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Raghav Gupta, Christopher S. Ogilvy, Justin M. Moore, Christoph J. Griessenauer, Alejandro Enriquez-Marulanda, Madeline Leadon, Nimer Adeeb, Luis Ascanio, Georgios A. Maragkos, Abhi Jain, Philip G. R. Schmalz, Abdulrahman Y. Alturki, Kimberly Kicielinski, Clemens M. Schirmer and Ajith J. Thomas

OBJECTIVE

There is currently no standardized follow-up imaging strategy for intracranial aneurysms treated with the Pipeline embolization device (PED). Here, the authors use follow-up imaging data for aneurysms treated with the PED to propose a standardizable follow-up imaging strategy.

METHODS

A retrospective review of all patients who underwent treatment for ruptured or unruptured intracranial aneurysms with the PED between March 2013 and March 2017 at 2 major academic institutions in the US was performed.

RESULTS

A total of 218 patients underwent treatment for 259 aneurysms with the PED and had undergone at least 1 follow-up imaging session to assess aneurysm occlusion status. There were 235 (90.7%) anterior and 24 posterior (9.3%) circulation aneurysms. On Kaplan-Meier analysis, the cumulative incidences of aneurysm occlusion at 6, 12, 18, and 24 months were 38.2%, 77.8%, 84.2%, and 85.1%, respectively. No differences in the cumulative incidence of aneurysm occlusion according to aneurysm location (p = 0.39) or aneurysm size (p = 0.81) were observed. A trend toward a decreased cumulative incidence of aneurysm occlusion in patients 70 years or older was observed (p = 0.088). No instances of aneurysm rupture after PED treatment or aneurysm recurrence after occlusion were noted. Sixteen (6.2%) aneurysms were re-treated with the PED; 11 of these had imaging follow-up data available, demonstrating occlusion in 3 (27.3%).

CONCLUSIONS

The authors propose a follow-up imaging strategy that incorporates 12-month digital subtraction angiography and 24-month MRA for patients younger than 70 years and single-session digital subtraction angiography at 12 months in patients 70 years or older. For recurrent or persistent aneurysms, re-treatment with the PED or use of an alternative treatment modality may be considered.

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Luis C. Ascanio, Raghav Gupta, Nimer Adeeb, Justin M. Moore, Christoph J. Griessenauer, Julie Mayeku, Yaw Tachie-Baffour, Ranjit Thomas, Abdulrahman Y. Alturki, Philip G. R. Schmalz, Christopher S. Ogilvy and Ajith J. Thomas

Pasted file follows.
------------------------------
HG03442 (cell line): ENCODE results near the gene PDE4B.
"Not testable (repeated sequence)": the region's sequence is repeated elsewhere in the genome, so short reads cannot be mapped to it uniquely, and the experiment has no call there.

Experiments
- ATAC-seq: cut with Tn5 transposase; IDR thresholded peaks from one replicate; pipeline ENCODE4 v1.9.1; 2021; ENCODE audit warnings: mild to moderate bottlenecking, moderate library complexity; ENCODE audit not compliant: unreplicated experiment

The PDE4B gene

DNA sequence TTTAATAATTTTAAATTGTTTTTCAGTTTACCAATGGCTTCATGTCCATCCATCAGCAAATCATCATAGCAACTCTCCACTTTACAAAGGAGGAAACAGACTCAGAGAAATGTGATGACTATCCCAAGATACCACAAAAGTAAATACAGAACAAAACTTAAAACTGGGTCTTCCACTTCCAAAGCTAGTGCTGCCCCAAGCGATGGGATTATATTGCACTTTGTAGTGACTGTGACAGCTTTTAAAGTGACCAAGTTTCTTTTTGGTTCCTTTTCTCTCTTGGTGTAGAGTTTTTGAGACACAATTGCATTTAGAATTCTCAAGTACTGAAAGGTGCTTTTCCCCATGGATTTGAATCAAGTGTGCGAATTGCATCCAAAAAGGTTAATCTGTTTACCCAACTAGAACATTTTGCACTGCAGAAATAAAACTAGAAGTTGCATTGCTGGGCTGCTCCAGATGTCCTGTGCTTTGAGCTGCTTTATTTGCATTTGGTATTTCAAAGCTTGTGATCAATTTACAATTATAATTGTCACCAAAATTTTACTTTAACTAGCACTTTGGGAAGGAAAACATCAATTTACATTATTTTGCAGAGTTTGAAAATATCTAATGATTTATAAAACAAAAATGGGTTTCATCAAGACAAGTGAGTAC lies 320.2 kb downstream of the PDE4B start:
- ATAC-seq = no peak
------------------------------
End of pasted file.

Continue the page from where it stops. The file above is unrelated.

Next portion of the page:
OBJECTIVE

Currently, there is no established standard regarding the ideal number of external ventricular drain (EVD) clamp trials performed before ventriculoperitoneal (VP) shunt insertion following nontraumatic subarachnoid hemorrhage (SAH). In this study, the authors aimed to evaluate this relationship.

METHODS

A retrospective review of all patients presenting with SAH between July 2007 and December 2016 was performed. Patients with SAH who had received an EVD within the first 24 hours of hospital admission and had undergone at least 1 clamp trial prior to EVD removal were eligible for inclusion in the study. Patient demographics, clinical presentations, SAH etiologies and grades, clamp trial data, hospital lengths of stay, and functional outcomes were recorded.

RESULTS

One hundred fourteen patients with nontraumatic SAH complicated by posthemorrhagic hydrocephalus were included in the study. The median patient age was 57 years (range 28–90 years), with a male/female ratio of 1:1.7. A ruptured aneurysm was the underlying etiology of SAH in 79.8% of patients. A majority of patients (69.4%) had a Hunt and Hess grade III–V on admission. The median number of clamp trials performed was 2 (range 1–6). A VP shunt was required in 40.4% of patients. In those who underwent 2 and 3 clamp trials, 60% and 38.9%, respectively, did not require subsequent VP shunt placement.

CONCLUSIONS

Surgical placement of a VP shunt is associated with complications. Clamp trials are routinely performed before making the decision to insert a shunt. In the present study, the authors found that a significant percentage of patients passed their second and third clamp trials without requiring subsequent shunt insertion. These data support performing multiple clamp trials prior to shunt placement.